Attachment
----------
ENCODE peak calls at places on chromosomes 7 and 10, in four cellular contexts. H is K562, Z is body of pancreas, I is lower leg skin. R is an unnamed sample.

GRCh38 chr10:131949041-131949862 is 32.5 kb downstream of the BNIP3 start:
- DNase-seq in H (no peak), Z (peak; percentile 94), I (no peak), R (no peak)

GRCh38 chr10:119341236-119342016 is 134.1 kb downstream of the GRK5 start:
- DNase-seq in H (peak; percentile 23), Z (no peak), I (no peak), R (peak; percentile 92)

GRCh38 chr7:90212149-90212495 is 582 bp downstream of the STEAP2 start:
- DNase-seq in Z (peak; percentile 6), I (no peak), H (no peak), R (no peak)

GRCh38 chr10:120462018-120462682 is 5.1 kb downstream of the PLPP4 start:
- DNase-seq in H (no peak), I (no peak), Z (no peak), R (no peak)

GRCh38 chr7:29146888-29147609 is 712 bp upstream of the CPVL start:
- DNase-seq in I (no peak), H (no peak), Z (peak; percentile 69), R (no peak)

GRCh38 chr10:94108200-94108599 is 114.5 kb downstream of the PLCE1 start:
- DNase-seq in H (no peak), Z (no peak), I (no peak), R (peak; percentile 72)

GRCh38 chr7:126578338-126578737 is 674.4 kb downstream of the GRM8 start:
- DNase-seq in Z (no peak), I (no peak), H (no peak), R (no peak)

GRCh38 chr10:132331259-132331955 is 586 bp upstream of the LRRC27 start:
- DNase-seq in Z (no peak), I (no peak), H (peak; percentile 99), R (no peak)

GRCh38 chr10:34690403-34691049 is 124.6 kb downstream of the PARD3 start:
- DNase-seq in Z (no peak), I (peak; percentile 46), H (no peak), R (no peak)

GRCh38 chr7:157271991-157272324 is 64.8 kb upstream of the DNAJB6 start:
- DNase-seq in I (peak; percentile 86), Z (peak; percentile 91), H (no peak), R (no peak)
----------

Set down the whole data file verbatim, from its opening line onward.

ENCODE peak calls at places on chromosomes 7 and 10, in four cellular contexts. H is K562, Z is body of pancreas, I is lower leg skin. R is an unnamed sample.

GRCh38 chr10:131949041-131949862 is 32.5 kb downstream of the BNIP3 start:
- DNase-seq in H (no peak), Z (peak; percentile 94), I (no peak), R (no peak)

GRCh38 chr10:119341236-119342016 is 134.1 kb downstream of the GRK5 start:
- DNase-seq in H (peak; percentile 23), Z (no peak), I (no peak), R (peak; percentile 92)

GRCh38 chr7:90212149-90212495 is 582 bp downstream of the STEAP2 start:
- DNase-seq in Z (peak; percentile 6), I (no peak), H (no peak), R (no peak)

GRCh38 chr10:120462018-120462682 is 5.1 kb downstream of the PLPP4 start:
- DNase-seq in H (no peak), I (no peak), Z (no peak), R (no peak)

GRCh38 chr7:29146888-29147609 is 712 bp upstream of the CPVL start:
- DNase-seq in I (no peak), H (no peak), Z (peak; percentile 69), R (no peak)

GRCh38 chr10:94108200-94108599 is 114.5 kb downstream of the PLCE1 start:
- DNase-seq in H (no peak), Z (no peak), I (no peak), R (peak; percentile 72)

GRCh38 chr7:126578338-126578737 is 674.4 kb downstream of the GRM8 start:
- DNase-seq in Z (no peak), I (no peak), H (no peak), R (no peak)

GRCh38 chr10:132331259-132331955 is 586 bp upstream of the LRRC27 start:
- DNase-seq in Z (no peak), I (no peak), H (peak; percentile 99), R (no peak)

GRCh38 chr10:34690403-34691049 is 124.6 kb downstream of the PARD3 start:
- DNase-seq in Z (no peak), I (peak; percentile 46), H (no peak), R (no peak)

GRCh38 chr7:157271991-157272324 is 64.8 kb upstream of the DNAJB6 start:
- DNase-seq in I (peak; percentile 86), Z (peak; percentile 91), H (no peak), R (no peak)